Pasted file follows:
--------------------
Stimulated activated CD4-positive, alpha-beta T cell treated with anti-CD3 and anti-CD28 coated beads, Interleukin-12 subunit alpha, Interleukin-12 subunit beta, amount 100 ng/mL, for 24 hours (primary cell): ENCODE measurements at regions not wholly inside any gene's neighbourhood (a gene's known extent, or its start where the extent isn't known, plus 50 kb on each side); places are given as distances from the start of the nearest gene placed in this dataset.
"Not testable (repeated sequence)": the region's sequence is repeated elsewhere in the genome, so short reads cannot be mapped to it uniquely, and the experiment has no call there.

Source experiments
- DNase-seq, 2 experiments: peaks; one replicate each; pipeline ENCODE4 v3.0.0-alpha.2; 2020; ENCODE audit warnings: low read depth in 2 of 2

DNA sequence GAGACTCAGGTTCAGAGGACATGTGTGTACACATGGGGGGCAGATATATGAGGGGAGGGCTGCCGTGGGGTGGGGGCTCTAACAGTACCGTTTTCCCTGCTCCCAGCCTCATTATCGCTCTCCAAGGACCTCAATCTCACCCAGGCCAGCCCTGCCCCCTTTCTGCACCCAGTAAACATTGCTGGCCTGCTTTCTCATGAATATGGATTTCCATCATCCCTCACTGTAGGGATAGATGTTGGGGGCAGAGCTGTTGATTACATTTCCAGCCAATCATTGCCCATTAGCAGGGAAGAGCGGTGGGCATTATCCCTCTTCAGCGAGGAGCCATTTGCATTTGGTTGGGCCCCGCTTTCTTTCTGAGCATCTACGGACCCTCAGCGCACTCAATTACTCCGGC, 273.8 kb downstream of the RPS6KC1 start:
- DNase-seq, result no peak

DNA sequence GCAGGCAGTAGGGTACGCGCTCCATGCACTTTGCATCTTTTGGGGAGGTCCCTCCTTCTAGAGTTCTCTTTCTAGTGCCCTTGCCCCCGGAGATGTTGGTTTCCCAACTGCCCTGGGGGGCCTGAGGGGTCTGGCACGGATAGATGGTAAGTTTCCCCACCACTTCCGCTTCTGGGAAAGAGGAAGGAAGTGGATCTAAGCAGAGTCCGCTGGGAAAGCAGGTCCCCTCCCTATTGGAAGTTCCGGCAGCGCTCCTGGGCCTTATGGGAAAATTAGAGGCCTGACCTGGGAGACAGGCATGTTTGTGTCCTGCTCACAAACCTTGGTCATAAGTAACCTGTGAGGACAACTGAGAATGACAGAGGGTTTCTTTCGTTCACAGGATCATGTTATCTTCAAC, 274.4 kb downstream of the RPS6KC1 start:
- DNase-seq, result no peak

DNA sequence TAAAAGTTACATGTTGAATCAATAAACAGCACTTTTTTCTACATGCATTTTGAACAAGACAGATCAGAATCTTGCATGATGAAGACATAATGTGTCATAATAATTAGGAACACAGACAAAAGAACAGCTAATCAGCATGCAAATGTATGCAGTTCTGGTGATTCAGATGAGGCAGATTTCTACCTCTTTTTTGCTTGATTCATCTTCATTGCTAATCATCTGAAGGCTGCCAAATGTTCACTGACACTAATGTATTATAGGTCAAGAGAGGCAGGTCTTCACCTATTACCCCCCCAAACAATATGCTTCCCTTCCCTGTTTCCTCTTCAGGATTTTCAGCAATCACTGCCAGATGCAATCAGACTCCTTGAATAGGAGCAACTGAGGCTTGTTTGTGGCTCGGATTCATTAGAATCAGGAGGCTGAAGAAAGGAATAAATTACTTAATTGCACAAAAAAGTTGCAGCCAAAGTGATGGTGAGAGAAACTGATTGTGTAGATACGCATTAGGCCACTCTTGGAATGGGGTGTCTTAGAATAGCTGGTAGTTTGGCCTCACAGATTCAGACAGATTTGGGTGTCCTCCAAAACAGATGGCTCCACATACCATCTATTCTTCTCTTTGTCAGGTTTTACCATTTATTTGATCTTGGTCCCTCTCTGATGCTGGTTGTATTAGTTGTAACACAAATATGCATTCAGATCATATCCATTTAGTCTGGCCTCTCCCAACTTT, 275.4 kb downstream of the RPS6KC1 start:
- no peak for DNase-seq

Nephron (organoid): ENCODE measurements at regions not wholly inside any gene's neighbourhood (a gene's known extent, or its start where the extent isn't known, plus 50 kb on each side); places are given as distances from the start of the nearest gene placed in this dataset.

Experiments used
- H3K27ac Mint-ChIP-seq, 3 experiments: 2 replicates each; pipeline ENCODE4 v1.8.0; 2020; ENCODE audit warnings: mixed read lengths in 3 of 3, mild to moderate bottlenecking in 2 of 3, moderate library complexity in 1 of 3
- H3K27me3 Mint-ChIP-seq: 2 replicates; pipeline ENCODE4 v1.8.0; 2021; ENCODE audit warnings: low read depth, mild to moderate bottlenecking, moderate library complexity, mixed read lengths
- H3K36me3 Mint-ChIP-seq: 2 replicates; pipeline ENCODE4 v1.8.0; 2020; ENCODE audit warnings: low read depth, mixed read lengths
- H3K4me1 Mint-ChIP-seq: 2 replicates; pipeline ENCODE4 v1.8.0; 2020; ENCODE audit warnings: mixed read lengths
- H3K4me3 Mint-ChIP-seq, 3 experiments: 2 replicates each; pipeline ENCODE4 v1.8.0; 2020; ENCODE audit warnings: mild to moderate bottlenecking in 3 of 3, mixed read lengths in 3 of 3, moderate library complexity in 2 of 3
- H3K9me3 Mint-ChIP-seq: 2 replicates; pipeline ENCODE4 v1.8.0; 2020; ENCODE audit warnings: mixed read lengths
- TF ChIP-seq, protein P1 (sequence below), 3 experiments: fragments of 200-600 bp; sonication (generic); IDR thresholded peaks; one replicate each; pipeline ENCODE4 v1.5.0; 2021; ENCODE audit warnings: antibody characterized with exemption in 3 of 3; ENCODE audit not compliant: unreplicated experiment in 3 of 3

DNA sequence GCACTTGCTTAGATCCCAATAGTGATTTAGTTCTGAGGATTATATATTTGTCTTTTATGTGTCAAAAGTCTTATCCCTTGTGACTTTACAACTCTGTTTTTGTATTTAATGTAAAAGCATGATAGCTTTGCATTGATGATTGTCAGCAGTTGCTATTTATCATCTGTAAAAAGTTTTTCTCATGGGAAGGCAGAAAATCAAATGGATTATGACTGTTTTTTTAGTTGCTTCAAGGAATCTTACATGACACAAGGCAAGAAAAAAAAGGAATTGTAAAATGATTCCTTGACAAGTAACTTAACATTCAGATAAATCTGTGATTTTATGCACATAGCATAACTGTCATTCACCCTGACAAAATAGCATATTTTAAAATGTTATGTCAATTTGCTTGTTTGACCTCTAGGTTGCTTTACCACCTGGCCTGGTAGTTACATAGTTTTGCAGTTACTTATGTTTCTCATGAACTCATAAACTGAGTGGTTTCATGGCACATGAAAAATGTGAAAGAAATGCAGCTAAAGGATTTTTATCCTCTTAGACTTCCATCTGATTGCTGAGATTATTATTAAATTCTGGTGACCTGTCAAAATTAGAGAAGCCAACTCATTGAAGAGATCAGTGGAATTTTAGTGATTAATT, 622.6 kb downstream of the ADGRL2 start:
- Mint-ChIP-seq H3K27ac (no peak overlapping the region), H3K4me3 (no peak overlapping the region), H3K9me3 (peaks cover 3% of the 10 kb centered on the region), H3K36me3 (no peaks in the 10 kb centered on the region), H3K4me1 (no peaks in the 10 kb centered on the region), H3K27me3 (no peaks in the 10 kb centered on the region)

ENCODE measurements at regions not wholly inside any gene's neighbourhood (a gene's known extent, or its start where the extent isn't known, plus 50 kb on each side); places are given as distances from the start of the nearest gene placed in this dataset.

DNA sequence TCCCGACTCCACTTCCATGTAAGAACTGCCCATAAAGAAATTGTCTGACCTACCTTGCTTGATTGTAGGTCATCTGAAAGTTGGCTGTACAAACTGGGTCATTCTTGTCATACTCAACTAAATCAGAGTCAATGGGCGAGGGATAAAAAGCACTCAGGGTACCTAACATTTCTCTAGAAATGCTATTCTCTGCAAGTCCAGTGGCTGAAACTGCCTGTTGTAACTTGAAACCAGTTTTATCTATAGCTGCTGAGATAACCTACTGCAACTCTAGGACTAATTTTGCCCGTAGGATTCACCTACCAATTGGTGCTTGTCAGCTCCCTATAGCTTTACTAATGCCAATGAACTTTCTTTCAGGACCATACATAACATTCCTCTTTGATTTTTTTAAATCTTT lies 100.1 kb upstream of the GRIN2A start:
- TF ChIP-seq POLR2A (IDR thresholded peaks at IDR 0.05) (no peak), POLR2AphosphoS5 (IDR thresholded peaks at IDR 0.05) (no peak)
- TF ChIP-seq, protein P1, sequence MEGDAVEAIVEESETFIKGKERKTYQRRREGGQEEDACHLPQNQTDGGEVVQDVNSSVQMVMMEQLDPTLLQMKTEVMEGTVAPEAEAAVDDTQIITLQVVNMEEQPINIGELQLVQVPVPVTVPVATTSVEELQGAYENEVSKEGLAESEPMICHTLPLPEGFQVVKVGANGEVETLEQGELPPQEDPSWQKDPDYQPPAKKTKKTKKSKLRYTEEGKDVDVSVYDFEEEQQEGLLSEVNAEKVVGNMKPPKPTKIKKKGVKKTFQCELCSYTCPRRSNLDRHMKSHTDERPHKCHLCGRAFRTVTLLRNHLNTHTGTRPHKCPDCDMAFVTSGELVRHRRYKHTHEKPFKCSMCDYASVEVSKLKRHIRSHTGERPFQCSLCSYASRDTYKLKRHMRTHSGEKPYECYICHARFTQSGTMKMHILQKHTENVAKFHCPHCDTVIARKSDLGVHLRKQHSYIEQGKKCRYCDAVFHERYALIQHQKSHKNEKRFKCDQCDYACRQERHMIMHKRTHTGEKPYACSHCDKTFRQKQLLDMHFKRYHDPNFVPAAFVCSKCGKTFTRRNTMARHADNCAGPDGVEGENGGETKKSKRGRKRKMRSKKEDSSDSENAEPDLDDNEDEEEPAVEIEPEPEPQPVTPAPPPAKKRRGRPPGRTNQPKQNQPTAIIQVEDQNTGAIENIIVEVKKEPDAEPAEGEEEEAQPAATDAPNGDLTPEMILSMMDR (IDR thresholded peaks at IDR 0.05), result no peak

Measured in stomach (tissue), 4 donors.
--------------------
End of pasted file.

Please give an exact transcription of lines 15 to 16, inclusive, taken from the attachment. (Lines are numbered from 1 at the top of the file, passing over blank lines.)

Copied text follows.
- H3K36me3 Mint-ChIP-seq: 2 replicates; pipeline ENCODE4 v1.8.0; 2020; ENCODE audit warnings: low read depth, mixed read lengths
- H3K4me1 Mint-ChIP-seq: 2 replicates; pipeline ENCODE4 v1.8.0; 2020; ENCODE audit warnings: mixed read lengths